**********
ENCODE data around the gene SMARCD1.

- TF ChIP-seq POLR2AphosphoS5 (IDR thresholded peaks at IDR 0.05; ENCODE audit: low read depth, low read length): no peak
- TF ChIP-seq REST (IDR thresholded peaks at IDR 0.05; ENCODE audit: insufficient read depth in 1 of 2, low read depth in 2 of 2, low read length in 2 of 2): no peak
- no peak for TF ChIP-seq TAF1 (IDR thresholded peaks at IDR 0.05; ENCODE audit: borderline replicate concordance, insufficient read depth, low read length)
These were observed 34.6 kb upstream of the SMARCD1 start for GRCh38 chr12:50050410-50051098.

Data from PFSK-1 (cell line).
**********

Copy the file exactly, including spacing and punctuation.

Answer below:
ENCODE data around the gene SMARCD1.

- TF ChIP-seq POLR2AphosphoS5 (IDR thresholded peaks at IDR 0.05; ENCODE audit: low read depth, low read length): no peak
- TF ChIP-seq REST (IDR thresholded peaks at IDR 0.05; ENCODE audit: insufficient read depth in 1 of 2, low read depth in 2 of 2, low read length in 2 of 2): no peak
- no peak for TF ChIP-seq TAF1 (IDR thresholded peaks at IDR 0.05; ENCODE audit: borderline replicate concordance, insufficient read depth, low read length)
These were observed 34.6 kb upstream of the SMARCD1 start for GRCh38 chr12:50050410-50051098.

Data from PFSK-1 (cell line).